LancasterThe Avro Lancaster arose from the avro Manchester and the first prototype Lancaster was a converted Manchester with four engines. The Lancaster was first flown in January 1941, and started operations in March 1942. By March 1945 The Royal Air Force had 56 squadrons of Lancasters with the first squadron equipped being No.44 Squadron. During World War Two the Avro Lancaster flew 156,000 sorties and dropped 618,378 tonnes of bombs between 1942 and 1945. Lancaster Bomberss took part in the devastating round-the-clock raids on Hamburg during Air Marshall Harris' "Operation Gomorrah" in July 1943. Just 35 Lancasters completed more than 100 successful operations each, and 3,249 were lost in action. The most successful survivor completed 139 operations, and the Lancaster was scrapped after the war in 1947. A few Lancasters were converted into tankers and the two tanker aircraft were joined by another converted Lancaster and were used in the Berlin Airlift, achieving 757 tanker sorties. A famous Lancaster bombing raid was the 1943 mission, codenamed Operation Chastise, to destroy the dams of the Ruhr Valley. The operation was carried out by 617 Squadron in modified Mk IIIs carrying special drum shaped bouncing bombs designed by Barnes Wallis. Also famous was a series of Lancaster attacks using Tallboy bombs against the German battleship Tirpitz, which first disabled and later sank the ship. The Lancaster bomber was the basis of the new Avro Lincoln bomber, initially known as the Lancaster IV and Lancaster V. (Becoming Lincoln B1 and B2 respectively.) Their Lancastrian airliner was also based on the Lancaster but was not very successful. Other developments were the Avro York and the successful Shackleton which continued in airborne early warning service up to 1992.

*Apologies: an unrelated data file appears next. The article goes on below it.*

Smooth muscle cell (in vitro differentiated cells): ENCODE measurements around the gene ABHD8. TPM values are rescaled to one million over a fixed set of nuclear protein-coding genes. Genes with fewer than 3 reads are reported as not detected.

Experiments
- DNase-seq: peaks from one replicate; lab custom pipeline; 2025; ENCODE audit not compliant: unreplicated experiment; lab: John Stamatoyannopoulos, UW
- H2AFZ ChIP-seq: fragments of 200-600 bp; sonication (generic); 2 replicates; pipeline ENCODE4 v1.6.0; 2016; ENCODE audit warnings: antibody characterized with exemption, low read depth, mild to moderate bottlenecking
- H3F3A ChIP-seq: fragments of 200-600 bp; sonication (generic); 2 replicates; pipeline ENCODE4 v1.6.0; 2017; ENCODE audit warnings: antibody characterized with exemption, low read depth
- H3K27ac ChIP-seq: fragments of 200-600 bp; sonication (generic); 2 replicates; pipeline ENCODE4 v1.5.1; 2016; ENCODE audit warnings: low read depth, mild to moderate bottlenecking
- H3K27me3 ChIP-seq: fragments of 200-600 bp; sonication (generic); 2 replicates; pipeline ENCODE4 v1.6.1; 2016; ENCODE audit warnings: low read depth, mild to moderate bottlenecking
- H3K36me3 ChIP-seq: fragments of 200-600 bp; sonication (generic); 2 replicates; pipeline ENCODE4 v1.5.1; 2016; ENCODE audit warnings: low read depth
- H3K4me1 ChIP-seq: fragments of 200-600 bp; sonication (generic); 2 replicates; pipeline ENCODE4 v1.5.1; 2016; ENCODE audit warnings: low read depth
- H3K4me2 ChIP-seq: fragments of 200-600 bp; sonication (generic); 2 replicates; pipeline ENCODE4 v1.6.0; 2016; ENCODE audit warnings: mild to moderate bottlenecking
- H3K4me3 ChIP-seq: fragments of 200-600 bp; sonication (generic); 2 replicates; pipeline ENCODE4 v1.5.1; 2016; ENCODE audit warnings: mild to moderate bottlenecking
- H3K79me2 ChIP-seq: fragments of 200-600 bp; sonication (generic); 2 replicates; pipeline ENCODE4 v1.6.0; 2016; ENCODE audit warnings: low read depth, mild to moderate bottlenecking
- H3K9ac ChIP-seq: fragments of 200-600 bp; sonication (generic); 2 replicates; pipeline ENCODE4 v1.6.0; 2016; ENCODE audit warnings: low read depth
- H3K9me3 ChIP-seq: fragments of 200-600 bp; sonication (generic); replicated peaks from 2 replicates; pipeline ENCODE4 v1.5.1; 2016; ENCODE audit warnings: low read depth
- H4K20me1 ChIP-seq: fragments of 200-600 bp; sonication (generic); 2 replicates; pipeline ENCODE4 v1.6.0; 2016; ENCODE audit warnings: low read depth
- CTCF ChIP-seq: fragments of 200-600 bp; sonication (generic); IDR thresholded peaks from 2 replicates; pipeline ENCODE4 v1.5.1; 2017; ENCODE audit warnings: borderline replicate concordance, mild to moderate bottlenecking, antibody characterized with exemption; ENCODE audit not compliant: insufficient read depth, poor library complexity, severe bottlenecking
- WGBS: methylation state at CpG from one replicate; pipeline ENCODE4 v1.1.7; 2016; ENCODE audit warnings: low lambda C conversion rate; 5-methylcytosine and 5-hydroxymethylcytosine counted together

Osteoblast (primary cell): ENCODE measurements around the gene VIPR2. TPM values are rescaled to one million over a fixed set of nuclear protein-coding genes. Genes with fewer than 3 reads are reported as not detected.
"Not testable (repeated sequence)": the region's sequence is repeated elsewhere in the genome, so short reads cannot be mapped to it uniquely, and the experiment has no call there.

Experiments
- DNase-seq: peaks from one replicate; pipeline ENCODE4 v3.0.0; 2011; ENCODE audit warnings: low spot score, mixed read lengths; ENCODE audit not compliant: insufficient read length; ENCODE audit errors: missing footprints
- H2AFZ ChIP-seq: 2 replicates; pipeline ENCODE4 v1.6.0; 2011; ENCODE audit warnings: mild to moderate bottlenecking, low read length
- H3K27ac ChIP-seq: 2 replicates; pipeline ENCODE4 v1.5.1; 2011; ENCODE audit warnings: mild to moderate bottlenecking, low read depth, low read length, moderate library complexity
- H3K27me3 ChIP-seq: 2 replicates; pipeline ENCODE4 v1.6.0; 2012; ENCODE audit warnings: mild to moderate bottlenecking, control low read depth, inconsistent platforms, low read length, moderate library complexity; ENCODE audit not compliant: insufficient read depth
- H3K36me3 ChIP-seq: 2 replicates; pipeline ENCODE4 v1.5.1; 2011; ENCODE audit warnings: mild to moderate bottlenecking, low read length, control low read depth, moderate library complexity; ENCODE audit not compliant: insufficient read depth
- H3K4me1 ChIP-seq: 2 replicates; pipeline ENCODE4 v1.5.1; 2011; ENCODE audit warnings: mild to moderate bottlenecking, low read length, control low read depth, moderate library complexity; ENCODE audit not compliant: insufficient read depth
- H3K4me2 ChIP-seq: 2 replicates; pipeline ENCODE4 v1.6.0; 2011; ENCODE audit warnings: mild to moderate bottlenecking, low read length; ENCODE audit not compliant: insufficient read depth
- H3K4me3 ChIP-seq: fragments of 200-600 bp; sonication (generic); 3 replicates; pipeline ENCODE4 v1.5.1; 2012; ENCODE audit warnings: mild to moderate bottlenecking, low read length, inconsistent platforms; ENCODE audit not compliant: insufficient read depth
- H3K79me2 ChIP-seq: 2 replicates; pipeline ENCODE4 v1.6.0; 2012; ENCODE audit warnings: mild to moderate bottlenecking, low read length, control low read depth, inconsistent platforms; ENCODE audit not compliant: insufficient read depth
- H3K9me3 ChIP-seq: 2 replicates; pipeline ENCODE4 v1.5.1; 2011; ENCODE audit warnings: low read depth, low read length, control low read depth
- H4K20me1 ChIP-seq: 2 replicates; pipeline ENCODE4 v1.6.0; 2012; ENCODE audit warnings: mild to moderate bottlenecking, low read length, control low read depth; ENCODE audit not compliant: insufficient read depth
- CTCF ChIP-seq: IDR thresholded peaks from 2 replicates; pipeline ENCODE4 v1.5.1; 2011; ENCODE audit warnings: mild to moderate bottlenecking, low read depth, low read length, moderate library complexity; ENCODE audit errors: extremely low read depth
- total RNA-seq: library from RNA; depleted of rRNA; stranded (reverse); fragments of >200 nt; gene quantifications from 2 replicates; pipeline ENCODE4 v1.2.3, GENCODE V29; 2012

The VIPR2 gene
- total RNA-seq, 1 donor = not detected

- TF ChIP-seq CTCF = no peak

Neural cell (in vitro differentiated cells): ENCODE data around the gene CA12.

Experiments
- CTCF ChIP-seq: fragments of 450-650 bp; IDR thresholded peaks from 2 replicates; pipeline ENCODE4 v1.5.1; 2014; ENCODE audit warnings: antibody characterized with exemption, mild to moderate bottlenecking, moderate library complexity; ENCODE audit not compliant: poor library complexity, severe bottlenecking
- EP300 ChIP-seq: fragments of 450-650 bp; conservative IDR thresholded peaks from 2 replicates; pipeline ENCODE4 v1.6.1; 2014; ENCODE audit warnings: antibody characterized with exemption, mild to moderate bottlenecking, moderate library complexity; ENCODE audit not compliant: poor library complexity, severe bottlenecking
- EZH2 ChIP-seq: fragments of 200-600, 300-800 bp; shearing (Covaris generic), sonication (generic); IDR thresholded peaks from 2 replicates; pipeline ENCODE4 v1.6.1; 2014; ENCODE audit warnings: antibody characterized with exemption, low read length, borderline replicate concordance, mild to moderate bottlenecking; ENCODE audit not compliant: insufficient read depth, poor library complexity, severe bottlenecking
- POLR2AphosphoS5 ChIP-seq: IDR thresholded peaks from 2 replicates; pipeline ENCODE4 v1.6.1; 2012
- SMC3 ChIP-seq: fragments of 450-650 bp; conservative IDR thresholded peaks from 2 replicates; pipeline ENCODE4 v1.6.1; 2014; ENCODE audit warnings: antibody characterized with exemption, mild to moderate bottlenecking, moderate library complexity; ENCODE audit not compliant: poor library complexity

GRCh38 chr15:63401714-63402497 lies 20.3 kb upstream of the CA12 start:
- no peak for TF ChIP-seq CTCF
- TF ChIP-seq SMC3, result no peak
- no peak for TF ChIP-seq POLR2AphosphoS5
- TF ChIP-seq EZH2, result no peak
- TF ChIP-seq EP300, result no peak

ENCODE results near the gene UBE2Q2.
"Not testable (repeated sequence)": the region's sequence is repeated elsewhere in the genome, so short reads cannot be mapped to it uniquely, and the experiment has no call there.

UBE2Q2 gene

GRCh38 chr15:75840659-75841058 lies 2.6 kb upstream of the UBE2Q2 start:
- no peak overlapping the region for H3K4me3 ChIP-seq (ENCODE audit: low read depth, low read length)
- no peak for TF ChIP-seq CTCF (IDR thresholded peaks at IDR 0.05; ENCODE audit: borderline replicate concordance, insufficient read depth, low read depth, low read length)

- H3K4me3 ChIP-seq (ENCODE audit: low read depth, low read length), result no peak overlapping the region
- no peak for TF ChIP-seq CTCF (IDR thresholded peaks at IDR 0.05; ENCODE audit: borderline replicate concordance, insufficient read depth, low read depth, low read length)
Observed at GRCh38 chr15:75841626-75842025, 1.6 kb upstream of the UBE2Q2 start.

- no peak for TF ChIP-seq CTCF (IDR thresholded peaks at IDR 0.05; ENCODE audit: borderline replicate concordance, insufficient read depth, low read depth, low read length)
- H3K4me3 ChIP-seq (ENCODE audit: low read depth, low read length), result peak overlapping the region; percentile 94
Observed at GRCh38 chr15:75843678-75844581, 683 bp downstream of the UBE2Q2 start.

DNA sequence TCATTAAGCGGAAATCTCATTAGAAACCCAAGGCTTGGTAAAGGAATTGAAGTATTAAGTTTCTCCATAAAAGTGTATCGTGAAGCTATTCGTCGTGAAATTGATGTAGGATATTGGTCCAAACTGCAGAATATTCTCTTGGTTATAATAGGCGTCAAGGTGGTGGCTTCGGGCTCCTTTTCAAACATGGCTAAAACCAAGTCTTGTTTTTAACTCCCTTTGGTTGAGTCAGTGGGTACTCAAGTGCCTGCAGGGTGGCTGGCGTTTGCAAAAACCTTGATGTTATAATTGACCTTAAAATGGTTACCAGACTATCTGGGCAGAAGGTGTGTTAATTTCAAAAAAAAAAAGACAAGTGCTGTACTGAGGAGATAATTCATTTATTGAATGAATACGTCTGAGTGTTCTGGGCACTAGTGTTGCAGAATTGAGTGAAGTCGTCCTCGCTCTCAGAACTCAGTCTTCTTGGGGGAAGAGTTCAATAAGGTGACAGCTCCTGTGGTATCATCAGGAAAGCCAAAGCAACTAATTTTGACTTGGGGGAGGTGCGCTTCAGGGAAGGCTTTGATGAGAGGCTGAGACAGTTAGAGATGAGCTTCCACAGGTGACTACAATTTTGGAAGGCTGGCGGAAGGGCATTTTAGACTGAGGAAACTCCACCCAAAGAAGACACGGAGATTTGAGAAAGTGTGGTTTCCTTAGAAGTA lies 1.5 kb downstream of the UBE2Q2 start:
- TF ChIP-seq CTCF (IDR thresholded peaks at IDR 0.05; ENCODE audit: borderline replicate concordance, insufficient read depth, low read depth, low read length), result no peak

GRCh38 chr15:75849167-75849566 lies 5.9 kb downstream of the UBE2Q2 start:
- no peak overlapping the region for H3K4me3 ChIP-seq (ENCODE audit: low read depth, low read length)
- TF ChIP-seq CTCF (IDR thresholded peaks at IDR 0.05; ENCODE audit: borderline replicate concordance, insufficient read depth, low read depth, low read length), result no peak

Artist Details : Nicolas Trudgian
Click here for a full list of all artwork by Nicolas Trudgian

Nicolas Trudgian

Cranston Fine Arts have now taken over all remaining stocks of Nicolas Trudgian prints from his previous publishers. We have made available a great many prints that had not been seen for many years, and have uncovered some rarities which lay unnoticed during this transition.